Imagine a zero-emissions fuel that exists on Earth in abundance, can be easily extracted using basic chemistry and offers jobs and investment in Australia for decades to come.
That substance exists: it’s called hydrogen. Just like natural gas, hydrogen can be used for heating and cooking in homes. Instead of petrol and diesel, hydrogen fuel cells can power electric trucks, trains and cars.
We’ve produced it in large volumes for more than a century, for use as a feedstock in industry; and it’s been shipped and stored with an exemplary safety record for all that time. Now hydrogen is surging to the top of the global decarbonisation agenda.
For nations like Japan, the options for low-emissions energy are few. It is an energy-intensive economy without the land for wind and solar electricity or the appetite for a major expansion of nuclear power. Imported hydrogen is a versatile and attractive alternative – if the costs can be driven down to parity with the landed price of LNG.
Most of the hydrogen produced today for industry is made from fossil fuels. The process is emissions-intensive, even if the hydrogen itself is clean-burning. An alternative low-emissions pathway is required. There are two commercially viable options: splitting water molecules into hydrogen and oxygen, using electricity generated from renewable sources; or refining fossil fuels like coal and natural gas, using carbon capture and storage to mitigate the unwanted emissions.
On either pathway, Australia is a prime contender to be a dominant supplier.
Australia’s competitive advantage
Australia has a number of competitive advantages as a hydrogen exporter:
expertise and infrastructure we can leverage to develop hydrogen export energy supply chains
proximity to markets in Asia and well-established trading relationships
an abundance of renewable energy and low-cost fossil-fuel resources
Two international reports have confirmed Australia’s potential as a future major hydrogen supplier. The World Energy Council’s International Aspects of a power-to-x roadmap identified Australia as a ‘giant with potential to become a world key player’. The International Energy Agency’s World Energy Outlook projects that Australia could easily produce 100 million tonnes of oil equivalent of hydrogen. This could equate to 3% of global gas consumption today.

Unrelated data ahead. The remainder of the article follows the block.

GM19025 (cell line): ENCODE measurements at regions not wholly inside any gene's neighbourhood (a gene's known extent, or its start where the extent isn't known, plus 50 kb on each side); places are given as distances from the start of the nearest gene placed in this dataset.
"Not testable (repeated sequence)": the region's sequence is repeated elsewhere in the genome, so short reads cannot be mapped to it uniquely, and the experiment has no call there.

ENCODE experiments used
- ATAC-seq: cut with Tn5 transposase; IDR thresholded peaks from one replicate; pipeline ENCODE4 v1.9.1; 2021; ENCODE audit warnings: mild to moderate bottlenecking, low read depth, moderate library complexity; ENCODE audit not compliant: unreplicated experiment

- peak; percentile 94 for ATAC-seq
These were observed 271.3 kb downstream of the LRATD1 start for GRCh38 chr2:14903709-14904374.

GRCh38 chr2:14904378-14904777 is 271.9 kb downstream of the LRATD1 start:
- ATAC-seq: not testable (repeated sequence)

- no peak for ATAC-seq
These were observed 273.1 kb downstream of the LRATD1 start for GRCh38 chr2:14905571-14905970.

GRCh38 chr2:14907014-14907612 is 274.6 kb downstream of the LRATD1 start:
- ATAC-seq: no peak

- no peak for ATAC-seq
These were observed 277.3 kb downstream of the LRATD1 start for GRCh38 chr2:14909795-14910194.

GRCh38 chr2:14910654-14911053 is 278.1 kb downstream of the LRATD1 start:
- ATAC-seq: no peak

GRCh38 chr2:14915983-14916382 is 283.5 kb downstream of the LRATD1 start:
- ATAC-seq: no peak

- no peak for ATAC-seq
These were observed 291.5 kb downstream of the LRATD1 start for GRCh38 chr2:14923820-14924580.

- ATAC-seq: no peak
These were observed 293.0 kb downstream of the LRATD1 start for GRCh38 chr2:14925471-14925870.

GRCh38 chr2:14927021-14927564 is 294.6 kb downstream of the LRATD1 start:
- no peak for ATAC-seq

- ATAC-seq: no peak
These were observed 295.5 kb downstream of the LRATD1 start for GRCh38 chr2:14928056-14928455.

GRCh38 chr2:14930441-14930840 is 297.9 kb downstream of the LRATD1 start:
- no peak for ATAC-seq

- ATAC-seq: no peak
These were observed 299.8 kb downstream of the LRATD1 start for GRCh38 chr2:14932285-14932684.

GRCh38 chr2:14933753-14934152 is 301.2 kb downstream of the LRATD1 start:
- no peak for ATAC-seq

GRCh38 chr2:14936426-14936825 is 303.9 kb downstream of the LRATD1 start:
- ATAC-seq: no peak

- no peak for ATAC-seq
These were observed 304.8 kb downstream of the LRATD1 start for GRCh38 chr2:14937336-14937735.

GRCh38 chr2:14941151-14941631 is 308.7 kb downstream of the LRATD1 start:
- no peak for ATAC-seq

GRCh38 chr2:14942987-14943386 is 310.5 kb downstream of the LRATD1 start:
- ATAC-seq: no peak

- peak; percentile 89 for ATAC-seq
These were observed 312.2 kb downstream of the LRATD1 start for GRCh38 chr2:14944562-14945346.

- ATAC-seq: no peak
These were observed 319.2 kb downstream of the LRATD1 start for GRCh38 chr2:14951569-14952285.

Capitalising on this growing demand for hydrogen could result in an export industry worth $1.7 billion by 2030, and could provide 2,800 jobs. Most of the jobs created by this new industry are likely to be in regional areas.
A hydrogen export market will have important domestic spill-over benefits and opportunities for Australia. Hydrogen used as energy storage can contribute to the resilience of our major electricity systems. Long-term energy storage in micro-grid sites, such as remote mine sites, will benefit.
Clean hydrogen technologies can also help our domestic sectors to decarbonise. Heavy vehicles powered by hydrogen fuel cells could meet the increasing demand for zero emissions transport, with the advantage of long range, rapid refuelling and moderate costs. Replacing natural gas with hydrogen could in many cases decarbonise direct combustion at less cost than can electrification.
Developing a national hydrogen strategy
There is a limited window of time to capitalise on these opportunities.
The Hydrogen Working Group is working quickly to ensure our strategy will be delivered by the end of 2019. A national strategy will enable Australia to define its role in the promising export market and position government and industry to implement it from 2020.
We are taking a coordinated approach, working with industry, experts, end users, environment and community groups. We are also consulting with the public on key issues to ensure our policies and measures benefit all Australians.
Our strategy aims to be bold and ambitious, balancing the need for safety, cost-effectiveness and commercial viability. A vibrant hydrogen industry will rely on healthy competition. Our policies will be technology-neutral to support any hydrogen technology.